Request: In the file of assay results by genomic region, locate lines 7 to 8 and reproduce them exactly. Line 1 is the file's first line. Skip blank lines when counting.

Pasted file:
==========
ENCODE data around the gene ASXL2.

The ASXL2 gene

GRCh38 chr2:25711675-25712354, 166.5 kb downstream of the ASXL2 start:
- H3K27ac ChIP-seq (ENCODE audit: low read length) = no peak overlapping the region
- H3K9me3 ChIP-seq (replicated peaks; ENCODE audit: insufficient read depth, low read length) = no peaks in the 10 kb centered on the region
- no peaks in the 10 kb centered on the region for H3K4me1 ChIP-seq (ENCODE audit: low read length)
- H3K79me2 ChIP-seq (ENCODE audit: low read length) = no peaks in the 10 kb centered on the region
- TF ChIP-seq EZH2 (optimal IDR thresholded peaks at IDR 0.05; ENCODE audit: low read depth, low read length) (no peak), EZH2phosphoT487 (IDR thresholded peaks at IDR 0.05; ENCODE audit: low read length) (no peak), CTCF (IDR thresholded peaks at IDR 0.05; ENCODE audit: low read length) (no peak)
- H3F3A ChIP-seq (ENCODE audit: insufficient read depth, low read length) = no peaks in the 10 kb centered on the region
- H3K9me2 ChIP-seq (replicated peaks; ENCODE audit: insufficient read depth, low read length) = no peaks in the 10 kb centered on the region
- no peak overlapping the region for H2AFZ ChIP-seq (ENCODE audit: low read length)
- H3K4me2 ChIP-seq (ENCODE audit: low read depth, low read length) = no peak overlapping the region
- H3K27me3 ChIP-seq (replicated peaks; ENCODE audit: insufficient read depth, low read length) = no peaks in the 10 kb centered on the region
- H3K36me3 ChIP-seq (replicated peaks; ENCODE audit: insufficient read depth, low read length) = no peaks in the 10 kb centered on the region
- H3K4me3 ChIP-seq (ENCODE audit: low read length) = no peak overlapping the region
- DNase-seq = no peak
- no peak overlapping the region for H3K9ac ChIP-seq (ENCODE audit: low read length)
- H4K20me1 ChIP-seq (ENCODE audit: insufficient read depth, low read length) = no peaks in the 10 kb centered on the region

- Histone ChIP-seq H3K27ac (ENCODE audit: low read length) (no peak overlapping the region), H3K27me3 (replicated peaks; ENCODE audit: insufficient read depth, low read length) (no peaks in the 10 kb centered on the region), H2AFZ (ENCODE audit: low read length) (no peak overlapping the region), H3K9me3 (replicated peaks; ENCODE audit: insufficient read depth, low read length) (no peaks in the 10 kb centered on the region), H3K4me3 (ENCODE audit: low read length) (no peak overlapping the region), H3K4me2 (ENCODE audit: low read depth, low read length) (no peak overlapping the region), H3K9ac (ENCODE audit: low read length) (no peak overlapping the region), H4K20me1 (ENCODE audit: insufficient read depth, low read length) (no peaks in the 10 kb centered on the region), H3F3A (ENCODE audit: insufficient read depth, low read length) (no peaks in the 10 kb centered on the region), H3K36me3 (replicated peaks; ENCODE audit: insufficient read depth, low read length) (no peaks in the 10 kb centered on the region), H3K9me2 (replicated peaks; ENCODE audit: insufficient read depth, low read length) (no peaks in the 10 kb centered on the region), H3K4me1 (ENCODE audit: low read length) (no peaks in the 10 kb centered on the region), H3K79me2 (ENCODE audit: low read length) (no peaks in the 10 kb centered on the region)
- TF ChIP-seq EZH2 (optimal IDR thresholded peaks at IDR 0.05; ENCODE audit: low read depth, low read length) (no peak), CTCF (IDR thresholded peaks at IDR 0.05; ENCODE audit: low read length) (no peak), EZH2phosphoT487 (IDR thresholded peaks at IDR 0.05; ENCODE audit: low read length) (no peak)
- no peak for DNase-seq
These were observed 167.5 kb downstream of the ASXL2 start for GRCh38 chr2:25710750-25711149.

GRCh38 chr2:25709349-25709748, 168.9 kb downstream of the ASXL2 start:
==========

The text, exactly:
- H3K79me2 ChIP-seq (ENCODE audit: low read length) = no peaks in the 10 kb centered on the region
- TF ChIP-seq EZH2 (optimal IDR thresholded peaks at IDR 0.05; ENCODE audit: low read depth, low read length) (no peak), EZH2phosphoT487 (IDR thresholded peaks at IDR 0.05; ENCODE audit: low read length) (no peak), CTCF (IDR thresholded peaks at IDR 0.05; ENCODE audit: low read length) (no peak)